I grew up the daughter of a white-collar worker in a town of white-collar faces.
When I left, I sought to color my life.
I had learned not to say anything that would hurt others’ feelings, but when I grew up and became a journalist; I saw what the economy did to workers, families and corporations. Students could not find jobs. More mothers and fathers required help from the government. Bosses wanted to find a way to cover up the realities. Dislocated workers needed more training, but lacked funding for schools.
In 2011, I began writing stories about characters affected by the economy. Not only had I met laid off employees, I faced the same downfall. My family and I were evicted from our apartment in 2012 after my husband lost his job.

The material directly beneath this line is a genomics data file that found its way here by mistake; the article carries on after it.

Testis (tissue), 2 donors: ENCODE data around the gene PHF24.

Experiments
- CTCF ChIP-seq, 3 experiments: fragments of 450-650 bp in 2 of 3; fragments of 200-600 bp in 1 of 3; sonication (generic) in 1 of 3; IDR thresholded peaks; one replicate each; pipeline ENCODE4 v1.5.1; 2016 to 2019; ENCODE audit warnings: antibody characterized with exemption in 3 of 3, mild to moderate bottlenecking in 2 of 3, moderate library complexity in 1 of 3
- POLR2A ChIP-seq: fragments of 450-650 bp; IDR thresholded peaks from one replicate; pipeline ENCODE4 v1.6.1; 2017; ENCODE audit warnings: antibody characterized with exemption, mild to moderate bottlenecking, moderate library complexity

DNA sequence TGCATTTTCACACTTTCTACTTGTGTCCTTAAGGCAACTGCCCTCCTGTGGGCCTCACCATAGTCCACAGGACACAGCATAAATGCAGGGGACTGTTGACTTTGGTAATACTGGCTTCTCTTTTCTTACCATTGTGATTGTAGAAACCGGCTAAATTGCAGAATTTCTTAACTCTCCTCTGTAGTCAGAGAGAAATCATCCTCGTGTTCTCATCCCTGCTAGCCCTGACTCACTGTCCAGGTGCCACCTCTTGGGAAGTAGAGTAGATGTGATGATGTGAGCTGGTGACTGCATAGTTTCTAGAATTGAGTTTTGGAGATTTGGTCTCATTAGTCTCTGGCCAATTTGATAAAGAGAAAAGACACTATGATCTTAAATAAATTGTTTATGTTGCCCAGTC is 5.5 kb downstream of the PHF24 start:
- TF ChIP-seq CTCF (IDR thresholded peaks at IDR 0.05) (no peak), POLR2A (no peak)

We were not the first in my family to face hard times.
Dad told the story about my grandfather during the Great Depression. His boss pulled him into his office. He let him go that day. A few hours later my grandfather saw the manager at the train station. He believed he had come to say goodbye, but the manager informed him that his boss let him go.
My paternal grandfather also inspired my novel of six-and-a-half years, Sons of the Edisto. Please visit the Sons of the Edisto page for more information and photos.
I write YA, contemporary and historical fiction. I have also written nonfiction memoir. I have been blessed to have creative stories published five times.